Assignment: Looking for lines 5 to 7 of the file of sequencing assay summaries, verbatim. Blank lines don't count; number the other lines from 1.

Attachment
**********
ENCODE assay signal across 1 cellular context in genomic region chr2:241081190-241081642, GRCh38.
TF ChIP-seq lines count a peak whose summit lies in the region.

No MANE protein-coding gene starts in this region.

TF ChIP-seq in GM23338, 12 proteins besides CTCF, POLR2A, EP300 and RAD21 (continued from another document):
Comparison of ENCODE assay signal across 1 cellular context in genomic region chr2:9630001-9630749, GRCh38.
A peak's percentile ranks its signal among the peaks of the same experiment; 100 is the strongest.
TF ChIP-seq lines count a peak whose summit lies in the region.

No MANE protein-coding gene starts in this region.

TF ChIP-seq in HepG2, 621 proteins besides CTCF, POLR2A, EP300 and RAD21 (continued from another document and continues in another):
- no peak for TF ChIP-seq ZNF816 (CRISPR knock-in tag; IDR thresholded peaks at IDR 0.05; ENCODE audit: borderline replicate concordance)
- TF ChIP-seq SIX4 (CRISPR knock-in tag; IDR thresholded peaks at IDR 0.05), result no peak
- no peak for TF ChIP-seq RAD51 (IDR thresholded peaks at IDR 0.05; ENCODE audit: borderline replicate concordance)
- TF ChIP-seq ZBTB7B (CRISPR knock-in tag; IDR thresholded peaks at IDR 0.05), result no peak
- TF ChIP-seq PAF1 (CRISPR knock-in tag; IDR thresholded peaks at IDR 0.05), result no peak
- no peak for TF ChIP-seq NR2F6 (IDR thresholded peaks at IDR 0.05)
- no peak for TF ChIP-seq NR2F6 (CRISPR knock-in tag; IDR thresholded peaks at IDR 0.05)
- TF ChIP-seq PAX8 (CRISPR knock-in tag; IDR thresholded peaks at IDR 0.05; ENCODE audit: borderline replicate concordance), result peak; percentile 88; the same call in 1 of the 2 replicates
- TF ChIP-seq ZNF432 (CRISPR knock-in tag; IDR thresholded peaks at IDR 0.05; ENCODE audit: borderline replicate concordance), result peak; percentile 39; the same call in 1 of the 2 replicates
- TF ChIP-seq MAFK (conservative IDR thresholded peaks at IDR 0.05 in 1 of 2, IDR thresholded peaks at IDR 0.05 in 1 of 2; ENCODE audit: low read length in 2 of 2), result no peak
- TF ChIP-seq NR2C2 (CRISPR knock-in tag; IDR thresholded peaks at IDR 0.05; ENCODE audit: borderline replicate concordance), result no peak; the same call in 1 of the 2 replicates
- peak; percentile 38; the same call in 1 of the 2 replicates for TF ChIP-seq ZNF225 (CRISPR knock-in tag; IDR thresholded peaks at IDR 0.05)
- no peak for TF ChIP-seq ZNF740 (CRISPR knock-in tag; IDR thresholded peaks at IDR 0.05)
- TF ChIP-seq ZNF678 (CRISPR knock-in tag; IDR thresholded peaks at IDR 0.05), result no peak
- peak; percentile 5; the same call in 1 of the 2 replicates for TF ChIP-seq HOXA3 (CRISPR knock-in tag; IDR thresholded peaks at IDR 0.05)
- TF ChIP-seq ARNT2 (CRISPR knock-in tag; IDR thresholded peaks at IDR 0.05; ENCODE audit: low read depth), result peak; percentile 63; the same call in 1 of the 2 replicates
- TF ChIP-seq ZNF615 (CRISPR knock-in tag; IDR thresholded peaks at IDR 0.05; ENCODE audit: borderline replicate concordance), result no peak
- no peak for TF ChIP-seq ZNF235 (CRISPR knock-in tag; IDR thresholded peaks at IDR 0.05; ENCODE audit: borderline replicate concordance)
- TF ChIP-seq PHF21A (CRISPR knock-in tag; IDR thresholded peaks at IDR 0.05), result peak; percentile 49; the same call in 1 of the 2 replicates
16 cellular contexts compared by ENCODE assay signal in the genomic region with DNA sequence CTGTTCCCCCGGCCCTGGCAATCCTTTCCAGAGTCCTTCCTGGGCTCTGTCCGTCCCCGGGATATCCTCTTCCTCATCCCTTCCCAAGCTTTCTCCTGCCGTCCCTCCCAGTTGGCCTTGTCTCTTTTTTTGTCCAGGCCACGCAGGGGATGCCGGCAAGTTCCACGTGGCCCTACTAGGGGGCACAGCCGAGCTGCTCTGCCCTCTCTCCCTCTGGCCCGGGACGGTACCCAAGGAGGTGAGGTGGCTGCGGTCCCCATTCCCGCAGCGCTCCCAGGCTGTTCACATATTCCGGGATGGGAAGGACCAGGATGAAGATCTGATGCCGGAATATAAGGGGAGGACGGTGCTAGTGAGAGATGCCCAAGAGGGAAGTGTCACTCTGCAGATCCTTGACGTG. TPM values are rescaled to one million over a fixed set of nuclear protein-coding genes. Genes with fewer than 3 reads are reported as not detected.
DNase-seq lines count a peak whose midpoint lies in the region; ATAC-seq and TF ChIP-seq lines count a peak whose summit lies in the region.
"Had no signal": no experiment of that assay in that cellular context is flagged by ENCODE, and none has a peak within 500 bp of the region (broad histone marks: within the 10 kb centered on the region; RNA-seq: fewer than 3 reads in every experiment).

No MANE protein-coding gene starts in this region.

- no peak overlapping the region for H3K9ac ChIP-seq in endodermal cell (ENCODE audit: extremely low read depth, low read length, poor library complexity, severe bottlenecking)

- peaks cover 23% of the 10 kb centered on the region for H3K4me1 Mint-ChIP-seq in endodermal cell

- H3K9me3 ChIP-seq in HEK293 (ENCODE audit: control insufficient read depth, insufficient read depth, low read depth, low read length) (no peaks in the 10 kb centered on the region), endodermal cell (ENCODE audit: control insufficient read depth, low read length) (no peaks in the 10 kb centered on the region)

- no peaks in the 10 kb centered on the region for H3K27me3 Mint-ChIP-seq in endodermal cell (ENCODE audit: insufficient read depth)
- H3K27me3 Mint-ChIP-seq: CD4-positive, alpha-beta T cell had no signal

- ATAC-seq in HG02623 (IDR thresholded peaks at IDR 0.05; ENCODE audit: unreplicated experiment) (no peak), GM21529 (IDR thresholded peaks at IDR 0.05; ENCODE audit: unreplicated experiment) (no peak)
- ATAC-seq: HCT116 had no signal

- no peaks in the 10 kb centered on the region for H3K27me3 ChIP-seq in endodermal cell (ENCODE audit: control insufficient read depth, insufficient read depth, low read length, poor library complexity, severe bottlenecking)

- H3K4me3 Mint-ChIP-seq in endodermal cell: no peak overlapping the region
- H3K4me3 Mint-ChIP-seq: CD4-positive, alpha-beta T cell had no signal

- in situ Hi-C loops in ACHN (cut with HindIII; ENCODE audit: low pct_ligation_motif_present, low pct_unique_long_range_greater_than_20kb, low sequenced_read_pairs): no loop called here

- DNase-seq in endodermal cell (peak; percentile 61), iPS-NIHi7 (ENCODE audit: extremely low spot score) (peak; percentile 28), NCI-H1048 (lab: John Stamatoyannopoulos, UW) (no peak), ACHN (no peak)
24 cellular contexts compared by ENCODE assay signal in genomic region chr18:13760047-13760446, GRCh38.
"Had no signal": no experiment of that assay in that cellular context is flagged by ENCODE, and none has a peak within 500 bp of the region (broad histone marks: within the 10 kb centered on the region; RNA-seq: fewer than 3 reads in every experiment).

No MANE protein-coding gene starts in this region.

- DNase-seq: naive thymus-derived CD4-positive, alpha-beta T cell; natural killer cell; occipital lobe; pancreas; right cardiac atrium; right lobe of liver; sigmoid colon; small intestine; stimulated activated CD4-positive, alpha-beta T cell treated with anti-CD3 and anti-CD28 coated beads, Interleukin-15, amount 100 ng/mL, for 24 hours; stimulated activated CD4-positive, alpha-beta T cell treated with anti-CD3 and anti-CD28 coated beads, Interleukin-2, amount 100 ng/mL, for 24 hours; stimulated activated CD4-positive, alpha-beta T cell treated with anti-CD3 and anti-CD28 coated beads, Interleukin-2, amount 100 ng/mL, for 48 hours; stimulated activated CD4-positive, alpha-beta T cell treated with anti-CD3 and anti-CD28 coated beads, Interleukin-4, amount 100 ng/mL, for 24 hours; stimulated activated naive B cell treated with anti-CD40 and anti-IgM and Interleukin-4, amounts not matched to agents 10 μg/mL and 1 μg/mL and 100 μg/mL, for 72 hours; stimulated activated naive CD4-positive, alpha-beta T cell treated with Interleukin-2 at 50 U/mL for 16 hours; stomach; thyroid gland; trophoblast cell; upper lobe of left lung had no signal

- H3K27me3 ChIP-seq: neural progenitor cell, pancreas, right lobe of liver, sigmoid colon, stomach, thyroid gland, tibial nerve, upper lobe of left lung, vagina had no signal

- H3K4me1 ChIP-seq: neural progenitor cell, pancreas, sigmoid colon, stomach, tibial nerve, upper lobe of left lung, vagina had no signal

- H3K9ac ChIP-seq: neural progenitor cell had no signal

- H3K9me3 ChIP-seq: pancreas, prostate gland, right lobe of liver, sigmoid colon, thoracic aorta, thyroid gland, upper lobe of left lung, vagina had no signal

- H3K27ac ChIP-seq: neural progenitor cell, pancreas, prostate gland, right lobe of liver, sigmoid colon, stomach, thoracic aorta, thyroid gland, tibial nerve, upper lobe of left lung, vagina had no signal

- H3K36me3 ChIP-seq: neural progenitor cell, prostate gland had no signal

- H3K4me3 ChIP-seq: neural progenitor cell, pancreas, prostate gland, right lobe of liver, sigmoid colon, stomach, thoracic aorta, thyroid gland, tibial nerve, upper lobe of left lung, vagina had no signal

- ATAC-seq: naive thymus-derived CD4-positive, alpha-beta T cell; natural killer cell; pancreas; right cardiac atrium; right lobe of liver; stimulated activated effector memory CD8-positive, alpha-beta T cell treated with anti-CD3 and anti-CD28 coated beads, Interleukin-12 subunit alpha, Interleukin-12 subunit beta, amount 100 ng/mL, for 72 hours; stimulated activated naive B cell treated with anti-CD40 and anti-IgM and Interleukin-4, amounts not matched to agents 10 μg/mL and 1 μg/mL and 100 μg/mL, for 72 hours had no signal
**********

Comparison of ENCODE assay signal across 1 cellular context in genomic region chr2:9630001-9630749, GRCh38.
A peak's percentile ranks its signal among the peaks of the same experiment; 100 is the strongest.
TF ChIP-seq lines count a peak whose summit lies in the region.